Wall Street Daily readers know that point-of-sale Near-Field Communication (NFC) technology is one of my top trends to watch this year. And although a recent study by Pew Research found that the technology likely won’t be a dominant form of payment until at least 2020, that’s not stopping players from jockeying for position now.
After all, whoever lays claim to the biggest share of the NFC market should have an easier go of dominating the industry as the technology gains popularity down the road.
That’s why I originally pegged Google Wallet as the app to beat in the burgeoning mobile payment space. It benefited from a significant first-mover advantage by launching last summer.
Almost a year later, though, Google’s (Nasdaq: GOOG) still struggling to gain a foothold thanks to limited Android devices featuring the technology and only one official carrier partner, Sprint (NYSE: S).
The pressure is on now, too, with Verizon (NYSE: VZ), T-Mobile and AT&T (NYSE: T) gearing up to launch Isis this year. And as I said before, now that Isis already has all the major credit cards on board, along with major banks, payment terminal companies and smartphone makers, “Google has some catching up to do.”
And here’s a good place for it to start: Buy Wrapp.
A New Twist on Gift Cards
Stockholm, Sweden-based Wrapp is a gift card company unlike any other. It allows consumers to purchase gift cards for friends over Facebook. And better yet for the gift receiver, other Facebook friends can add to that amount with a few simple steps.
It’s not difficult to see how this idea could be popular.
There’s an unlimited balance on the gift card, so receivers can get massive amounts of dough depending on how generous their other Facebook friends are. Plus, the initial giver could receive a ton of gratitude even if he or she only spent a few bucks on the purchase.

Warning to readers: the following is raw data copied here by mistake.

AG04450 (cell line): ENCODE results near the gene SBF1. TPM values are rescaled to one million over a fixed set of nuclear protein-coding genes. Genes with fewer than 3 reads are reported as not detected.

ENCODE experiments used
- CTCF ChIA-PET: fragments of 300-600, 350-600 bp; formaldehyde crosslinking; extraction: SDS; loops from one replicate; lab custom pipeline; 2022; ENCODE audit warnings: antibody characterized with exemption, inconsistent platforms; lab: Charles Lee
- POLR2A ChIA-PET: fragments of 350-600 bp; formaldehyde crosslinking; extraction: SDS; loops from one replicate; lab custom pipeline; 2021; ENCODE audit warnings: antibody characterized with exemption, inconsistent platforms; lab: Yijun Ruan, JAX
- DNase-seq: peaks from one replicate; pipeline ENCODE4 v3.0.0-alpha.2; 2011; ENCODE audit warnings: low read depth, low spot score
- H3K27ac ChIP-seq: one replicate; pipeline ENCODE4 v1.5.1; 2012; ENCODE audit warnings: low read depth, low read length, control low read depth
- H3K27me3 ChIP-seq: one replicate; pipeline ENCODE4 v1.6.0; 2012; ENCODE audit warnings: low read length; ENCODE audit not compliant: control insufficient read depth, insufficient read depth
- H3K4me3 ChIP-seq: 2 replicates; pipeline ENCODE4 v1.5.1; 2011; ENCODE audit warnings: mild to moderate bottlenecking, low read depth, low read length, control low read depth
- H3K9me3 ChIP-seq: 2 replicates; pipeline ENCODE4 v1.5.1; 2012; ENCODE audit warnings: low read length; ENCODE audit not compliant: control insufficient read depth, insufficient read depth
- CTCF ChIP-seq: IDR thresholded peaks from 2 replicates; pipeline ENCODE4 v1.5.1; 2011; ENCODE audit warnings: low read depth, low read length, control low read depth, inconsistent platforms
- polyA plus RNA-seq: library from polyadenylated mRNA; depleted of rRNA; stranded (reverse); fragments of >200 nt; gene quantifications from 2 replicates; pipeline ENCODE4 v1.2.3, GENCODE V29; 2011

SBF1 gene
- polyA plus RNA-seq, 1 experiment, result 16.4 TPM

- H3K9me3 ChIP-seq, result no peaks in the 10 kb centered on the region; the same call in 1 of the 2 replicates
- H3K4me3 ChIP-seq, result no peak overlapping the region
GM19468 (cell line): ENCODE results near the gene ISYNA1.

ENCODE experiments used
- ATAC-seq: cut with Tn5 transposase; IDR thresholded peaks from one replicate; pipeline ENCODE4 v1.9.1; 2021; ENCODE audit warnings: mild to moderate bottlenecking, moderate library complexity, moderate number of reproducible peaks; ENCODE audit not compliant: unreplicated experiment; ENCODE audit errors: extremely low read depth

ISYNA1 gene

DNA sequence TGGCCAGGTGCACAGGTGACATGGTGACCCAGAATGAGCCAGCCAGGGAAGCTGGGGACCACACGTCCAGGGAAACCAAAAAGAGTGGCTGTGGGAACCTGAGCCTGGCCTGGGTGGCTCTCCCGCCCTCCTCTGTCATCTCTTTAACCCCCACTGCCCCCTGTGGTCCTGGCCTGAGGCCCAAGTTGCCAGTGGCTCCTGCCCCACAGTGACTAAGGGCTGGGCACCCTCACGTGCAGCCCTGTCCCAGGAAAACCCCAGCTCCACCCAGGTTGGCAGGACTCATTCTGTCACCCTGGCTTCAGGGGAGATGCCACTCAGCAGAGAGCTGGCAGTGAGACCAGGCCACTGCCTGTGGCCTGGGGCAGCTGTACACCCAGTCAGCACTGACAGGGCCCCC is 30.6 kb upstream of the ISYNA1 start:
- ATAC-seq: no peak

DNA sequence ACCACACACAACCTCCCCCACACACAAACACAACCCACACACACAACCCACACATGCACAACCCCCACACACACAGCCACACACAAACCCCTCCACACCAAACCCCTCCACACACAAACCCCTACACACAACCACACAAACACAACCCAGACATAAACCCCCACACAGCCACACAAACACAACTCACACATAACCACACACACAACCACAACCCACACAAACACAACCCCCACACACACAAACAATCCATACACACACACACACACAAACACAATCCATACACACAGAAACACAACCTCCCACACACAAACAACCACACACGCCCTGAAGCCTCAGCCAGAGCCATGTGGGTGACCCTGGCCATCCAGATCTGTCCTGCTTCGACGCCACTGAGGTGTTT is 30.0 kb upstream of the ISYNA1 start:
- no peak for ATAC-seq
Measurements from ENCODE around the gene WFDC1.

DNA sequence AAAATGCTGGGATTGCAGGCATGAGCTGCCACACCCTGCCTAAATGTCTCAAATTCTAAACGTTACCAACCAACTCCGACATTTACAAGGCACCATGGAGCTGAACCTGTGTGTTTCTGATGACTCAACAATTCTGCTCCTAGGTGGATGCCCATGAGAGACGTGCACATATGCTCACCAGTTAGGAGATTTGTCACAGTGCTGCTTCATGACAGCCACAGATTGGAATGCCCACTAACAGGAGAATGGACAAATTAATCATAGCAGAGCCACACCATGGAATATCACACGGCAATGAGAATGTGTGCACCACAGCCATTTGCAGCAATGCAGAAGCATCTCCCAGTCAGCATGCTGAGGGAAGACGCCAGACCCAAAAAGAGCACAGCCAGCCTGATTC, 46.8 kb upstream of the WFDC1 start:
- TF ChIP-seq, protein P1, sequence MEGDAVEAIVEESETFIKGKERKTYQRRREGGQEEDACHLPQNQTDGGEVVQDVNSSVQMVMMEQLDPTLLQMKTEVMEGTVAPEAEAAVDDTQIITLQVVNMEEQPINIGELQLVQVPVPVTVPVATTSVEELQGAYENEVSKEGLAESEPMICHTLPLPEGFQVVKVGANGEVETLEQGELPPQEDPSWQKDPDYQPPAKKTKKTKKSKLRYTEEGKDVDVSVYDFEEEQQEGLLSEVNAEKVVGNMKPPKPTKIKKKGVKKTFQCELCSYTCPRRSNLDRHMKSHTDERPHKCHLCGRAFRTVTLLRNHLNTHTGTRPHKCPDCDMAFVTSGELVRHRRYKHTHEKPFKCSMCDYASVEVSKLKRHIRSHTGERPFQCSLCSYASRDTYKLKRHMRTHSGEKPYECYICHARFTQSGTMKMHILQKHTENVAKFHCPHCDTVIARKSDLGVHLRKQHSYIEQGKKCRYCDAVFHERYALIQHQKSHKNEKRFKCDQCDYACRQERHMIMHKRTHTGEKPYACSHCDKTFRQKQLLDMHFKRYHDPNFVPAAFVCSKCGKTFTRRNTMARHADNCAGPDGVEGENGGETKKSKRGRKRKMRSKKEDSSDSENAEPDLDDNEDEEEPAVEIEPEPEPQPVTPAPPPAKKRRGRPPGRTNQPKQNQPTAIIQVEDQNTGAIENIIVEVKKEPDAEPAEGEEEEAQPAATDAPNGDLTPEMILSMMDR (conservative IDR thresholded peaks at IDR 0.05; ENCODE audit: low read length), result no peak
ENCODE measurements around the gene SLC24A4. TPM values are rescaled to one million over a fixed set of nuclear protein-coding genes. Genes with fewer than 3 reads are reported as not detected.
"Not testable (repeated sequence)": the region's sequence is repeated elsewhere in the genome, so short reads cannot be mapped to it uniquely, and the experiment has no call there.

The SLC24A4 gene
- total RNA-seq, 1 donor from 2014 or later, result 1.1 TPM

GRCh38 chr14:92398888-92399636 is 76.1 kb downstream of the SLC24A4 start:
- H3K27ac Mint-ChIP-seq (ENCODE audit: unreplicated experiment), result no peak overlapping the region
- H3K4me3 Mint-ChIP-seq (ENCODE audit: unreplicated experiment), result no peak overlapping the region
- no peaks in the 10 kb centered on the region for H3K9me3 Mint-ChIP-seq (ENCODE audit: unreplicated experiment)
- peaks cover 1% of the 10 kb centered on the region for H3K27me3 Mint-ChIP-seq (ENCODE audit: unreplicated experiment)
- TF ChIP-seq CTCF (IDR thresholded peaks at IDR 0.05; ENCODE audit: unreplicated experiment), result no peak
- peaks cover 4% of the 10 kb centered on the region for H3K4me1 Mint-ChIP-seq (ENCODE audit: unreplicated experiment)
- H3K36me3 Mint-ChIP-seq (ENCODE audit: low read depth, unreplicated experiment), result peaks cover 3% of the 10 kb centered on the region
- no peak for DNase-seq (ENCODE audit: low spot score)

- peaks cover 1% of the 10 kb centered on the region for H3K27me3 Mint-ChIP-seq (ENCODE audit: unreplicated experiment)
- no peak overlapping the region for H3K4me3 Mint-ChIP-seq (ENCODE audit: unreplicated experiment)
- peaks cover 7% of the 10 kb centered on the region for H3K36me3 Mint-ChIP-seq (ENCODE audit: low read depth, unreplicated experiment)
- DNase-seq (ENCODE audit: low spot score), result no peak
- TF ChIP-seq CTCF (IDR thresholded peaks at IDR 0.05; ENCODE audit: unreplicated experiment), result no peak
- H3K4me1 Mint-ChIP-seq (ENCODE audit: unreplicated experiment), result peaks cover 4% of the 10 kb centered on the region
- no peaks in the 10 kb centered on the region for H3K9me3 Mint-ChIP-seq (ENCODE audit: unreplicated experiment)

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Granted, the company only has 165,000 active users since it launched in September. But those users have already purchased 1.6 million gift cards. And now that the service launched in the United States over the weekend – with popular retailers like Gap (NYSE: GPS), H&M and Sephora on board – Wrapp activity should pick up considerably in the weeks and months ahead.
Something else that’s interesting about Wrapp is that it doesn’t just consider itself a gift card company, but also a contender in the daily deals space.
That’s because retail partners can offer free gift cards to get users in the store. But unlike Groupon, retailers don’t have to pay Wrapp until the gift card is redeemed, so businesses won’t have to take such a huge hit up front.
Avoiding another problem that businesses face with Groupon, stores can offer gift cards to a limited demographic, making it more likely that card users will be converted to return customers. Like CEO, Hjalmar Winbladh, told VentureBeat, “Wrapp helps retailers ‘avoid the bottom-feeders.’”
So why would this help Google stand out on the mobile payment front?
Simple, to develop a mobile wallet app that consumers want, it needs to replace the entire wallet. And if there’s one thing that’s no fun to carry around in your wallet, it’s gift cards. Since you never know when you’re going to get a chance to use them, they tend to accumulate.
That’s why, if you’re like me, you probably have a shoebox of unredeemed cards at home in order to prevent your wallet from giving you back problems like George Costanza’s.
Wrapp helps you avoid this, however, since the only way to redeem these gift cards in stores is through the mobile app. Some can be redeemed online, as well, but either way, there’s zero plastic to weigh you down.
So adding this feature to Google Wallet would give the application a huge edge, especially considering Wrapp’s unique twist on gift card exchange. Not to mention the fact that Isis doesn’t have a gift card solution at this time. All the more reason for Google to act fast.